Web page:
Whereas the Sots might aim to be one of those smaller countries that pulls more than it's share of weight doing UN peacekeeping, and so keep their chunk of the army. It seems to me they'd be better off not taking anything but smaller patrol ships from the Navy and only helicopters from the RAF - and if they want combat planes buying something cheaper like F18s, or (le horreur) buy something French.
Re: Battle of the Falklands is not that little known
Well we did lose 2 cruisers first, at Coronel.
Unfortunately Jackie Fisher's idea of the battlecruiser was that it was to wander round the iimperial sea-lanes, and sweep them of all enemy vessels. Being armed like a battleship but faster than a cruiser.
Sadly people then saw all these huge, expensive and very very shiny ships and said, "I'm having that for my grand fleet".
It probably took a crowbar to prise the ones sent down to the Falklands out of the hands of Beatty. Although to be fair the Navy were pretty busy getting organised at the beginning of the war, and those battlecruisers were dead useful for covering the army being moved to France.
Re: Type numbers?
Seems silly to call them frigates, given they're over 6,000 tonnes. Which is quite a bit bigger than her WWI light cruiser predecessor.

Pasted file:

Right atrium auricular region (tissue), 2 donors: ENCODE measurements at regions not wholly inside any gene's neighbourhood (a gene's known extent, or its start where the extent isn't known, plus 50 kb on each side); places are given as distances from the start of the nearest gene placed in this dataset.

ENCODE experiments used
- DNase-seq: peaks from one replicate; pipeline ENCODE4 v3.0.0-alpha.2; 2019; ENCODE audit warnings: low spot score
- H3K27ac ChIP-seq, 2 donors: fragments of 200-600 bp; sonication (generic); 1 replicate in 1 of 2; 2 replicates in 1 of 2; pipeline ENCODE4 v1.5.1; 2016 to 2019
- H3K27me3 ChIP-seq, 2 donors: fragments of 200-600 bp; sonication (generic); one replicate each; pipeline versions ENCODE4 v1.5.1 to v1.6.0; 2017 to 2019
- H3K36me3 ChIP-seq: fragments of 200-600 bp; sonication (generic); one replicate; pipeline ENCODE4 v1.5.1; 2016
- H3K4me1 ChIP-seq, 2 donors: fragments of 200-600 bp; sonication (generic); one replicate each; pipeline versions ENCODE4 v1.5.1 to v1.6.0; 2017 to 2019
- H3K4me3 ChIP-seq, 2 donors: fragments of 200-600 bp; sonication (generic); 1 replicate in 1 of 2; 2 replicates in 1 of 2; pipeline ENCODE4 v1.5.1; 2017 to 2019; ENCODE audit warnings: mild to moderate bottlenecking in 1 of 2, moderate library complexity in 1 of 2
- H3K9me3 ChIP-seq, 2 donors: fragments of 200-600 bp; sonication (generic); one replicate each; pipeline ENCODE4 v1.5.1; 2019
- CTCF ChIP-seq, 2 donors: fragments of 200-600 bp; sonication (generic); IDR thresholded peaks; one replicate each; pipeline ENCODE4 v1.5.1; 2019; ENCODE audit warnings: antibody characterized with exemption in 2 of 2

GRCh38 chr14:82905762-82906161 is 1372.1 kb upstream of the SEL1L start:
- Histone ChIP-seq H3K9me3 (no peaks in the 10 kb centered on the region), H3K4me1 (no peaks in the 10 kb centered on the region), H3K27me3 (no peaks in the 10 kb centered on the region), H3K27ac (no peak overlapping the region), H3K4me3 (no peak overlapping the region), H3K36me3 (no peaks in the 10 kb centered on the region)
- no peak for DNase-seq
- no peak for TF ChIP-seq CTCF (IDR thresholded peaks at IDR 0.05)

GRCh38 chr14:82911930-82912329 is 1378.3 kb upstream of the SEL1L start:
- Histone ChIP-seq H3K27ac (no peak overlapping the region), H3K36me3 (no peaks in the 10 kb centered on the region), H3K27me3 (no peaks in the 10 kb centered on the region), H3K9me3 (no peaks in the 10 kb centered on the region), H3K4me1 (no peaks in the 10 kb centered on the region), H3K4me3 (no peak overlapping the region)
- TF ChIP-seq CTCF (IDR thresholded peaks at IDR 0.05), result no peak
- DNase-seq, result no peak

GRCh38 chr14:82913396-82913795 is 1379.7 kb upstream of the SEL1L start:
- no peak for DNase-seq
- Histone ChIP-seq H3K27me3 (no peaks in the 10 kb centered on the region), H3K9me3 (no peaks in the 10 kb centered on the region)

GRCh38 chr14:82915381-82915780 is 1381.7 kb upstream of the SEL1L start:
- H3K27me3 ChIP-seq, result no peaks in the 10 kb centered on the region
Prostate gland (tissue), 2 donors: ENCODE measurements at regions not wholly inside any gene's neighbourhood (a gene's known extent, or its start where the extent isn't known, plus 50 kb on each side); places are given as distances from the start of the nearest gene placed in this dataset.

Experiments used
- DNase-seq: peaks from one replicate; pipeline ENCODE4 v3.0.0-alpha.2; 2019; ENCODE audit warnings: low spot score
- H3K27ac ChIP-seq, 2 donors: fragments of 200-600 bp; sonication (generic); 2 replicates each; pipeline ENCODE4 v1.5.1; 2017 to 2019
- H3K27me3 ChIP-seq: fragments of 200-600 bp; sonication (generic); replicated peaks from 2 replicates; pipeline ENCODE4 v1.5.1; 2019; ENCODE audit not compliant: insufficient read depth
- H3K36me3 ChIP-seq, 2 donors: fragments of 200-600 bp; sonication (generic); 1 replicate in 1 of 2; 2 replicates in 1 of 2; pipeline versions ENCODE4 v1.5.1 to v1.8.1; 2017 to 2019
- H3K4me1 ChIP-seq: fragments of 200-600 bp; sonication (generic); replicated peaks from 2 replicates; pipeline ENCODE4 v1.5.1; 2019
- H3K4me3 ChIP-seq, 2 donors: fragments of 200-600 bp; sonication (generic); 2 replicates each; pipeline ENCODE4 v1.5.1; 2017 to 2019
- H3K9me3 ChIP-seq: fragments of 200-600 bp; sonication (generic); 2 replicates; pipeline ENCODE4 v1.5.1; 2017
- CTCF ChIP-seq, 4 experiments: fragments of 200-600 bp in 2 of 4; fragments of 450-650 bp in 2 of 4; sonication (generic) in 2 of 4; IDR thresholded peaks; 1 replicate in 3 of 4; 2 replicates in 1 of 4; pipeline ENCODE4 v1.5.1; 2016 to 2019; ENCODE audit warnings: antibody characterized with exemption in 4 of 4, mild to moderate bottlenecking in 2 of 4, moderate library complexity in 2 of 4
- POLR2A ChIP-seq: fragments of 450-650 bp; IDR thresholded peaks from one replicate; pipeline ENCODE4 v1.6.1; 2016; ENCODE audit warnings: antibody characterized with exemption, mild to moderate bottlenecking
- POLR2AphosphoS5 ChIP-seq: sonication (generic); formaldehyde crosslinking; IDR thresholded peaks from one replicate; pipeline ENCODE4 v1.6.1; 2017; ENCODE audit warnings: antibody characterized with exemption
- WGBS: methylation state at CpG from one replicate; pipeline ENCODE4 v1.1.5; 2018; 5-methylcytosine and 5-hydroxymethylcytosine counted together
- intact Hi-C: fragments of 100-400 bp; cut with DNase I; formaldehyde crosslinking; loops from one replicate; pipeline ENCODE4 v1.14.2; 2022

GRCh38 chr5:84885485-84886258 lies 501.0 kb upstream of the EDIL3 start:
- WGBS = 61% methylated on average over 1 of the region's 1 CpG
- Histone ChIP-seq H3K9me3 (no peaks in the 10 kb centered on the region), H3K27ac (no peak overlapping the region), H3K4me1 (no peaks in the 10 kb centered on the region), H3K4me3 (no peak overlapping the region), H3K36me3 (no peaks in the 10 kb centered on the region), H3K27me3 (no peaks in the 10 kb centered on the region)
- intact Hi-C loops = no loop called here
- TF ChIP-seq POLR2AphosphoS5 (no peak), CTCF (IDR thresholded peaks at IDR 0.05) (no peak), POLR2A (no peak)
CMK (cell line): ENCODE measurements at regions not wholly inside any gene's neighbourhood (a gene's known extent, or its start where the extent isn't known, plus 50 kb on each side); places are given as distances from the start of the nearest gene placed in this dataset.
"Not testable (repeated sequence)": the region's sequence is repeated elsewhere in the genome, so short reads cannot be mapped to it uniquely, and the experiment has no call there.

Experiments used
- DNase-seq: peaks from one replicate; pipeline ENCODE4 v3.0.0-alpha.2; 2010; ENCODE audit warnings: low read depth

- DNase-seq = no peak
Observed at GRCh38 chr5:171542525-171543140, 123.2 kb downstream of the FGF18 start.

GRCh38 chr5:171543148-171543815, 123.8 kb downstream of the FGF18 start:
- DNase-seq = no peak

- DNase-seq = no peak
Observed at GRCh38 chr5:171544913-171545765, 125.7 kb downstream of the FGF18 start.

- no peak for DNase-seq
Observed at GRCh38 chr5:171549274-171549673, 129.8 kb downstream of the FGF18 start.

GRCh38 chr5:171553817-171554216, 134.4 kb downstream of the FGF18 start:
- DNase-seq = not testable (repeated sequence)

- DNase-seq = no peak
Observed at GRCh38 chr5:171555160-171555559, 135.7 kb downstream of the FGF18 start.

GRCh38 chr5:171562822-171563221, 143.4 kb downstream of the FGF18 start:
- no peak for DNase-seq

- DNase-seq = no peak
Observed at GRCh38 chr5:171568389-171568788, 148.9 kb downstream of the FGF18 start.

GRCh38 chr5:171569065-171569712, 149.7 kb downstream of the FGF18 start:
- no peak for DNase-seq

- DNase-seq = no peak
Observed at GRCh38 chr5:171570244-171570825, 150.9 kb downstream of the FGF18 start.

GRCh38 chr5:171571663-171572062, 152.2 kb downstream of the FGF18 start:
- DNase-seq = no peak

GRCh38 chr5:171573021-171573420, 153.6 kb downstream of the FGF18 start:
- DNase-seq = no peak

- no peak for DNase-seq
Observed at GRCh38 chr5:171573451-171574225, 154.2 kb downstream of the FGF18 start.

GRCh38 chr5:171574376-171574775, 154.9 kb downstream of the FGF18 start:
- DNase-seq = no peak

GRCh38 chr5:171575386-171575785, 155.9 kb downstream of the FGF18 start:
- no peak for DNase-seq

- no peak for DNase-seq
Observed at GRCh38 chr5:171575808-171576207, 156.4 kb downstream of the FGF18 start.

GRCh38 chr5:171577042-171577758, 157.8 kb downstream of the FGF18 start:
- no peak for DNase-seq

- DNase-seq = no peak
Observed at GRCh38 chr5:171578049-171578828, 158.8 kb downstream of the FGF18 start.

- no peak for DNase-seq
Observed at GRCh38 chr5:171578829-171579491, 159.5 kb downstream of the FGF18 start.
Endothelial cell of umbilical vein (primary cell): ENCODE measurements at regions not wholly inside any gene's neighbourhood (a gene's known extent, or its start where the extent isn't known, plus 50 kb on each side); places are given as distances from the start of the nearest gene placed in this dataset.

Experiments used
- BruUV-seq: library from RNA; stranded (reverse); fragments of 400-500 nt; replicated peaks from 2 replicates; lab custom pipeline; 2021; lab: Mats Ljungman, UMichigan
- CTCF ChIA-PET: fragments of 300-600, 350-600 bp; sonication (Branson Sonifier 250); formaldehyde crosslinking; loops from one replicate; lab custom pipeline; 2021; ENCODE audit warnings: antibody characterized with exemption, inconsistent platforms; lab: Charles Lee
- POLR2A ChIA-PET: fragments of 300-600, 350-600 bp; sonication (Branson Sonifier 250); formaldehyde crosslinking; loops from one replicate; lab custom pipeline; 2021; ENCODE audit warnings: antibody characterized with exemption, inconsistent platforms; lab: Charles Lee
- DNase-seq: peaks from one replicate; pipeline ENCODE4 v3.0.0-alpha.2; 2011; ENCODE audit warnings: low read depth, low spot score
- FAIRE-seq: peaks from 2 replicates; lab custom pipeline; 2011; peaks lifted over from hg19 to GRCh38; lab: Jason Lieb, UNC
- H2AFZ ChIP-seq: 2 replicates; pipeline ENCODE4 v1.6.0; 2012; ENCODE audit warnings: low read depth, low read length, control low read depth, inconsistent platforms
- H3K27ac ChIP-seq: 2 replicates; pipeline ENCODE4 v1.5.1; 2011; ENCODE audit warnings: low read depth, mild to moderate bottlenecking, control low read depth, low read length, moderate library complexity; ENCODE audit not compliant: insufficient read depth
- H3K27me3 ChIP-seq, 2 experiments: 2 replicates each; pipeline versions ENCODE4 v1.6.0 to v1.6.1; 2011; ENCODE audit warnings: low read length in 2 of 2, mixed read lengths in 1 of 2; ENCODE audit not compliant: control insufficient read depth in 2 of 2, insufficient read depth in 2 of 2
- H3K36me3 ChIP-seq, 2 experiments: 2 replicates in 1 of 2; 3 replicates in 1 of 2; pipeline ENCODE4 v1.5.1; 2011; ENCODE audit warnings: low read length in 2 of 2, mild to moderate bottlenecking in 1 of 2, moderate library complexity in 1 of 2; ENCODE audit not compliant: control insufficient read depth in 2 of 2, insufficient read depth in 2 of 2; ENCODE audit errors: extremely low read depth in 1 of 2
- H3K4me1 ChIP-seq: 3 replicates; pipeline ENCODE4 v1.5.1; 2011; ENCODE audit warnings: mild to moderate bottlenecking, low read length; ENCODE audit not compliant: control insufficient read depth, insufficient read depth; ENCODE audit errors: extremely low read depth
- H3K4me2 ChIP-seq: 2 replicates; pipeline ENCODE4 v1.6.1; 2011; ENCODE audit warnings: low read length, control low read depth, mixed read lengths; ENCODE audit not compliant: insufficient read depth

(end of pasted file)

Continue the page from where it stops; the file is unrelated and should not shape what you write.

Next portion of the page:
The article mentioned that she was involved in the Battle of the Falklands, but missed that she was also at the cock-up that was the Battle of Coronel. For which the Falklands was pay-back, after the Admiralty actually sent out a force capable of dealing with Von Spee's squadron.
Finishing as totally effed up...
You're calling them white hat hackers. But that's yet to be determined. They've syphoned off everyone's "money" into a big old account, and say they're going to return it in a few days. Perhaps we should call them white hats in a few days, after that has actually happened.
I'm not out to get the Beeb, but they have been taking the piss on pay in the last few years. As do many organisations, but then when you get public funding you get public scrutiny.
I doubt they seriously over-pay their talent though, given they don't control the market. It was more executive pay, that had been zooming up alarmingly. So I suspect this came out of the fall-out from how much they've been taking the piss on executive pay in the past.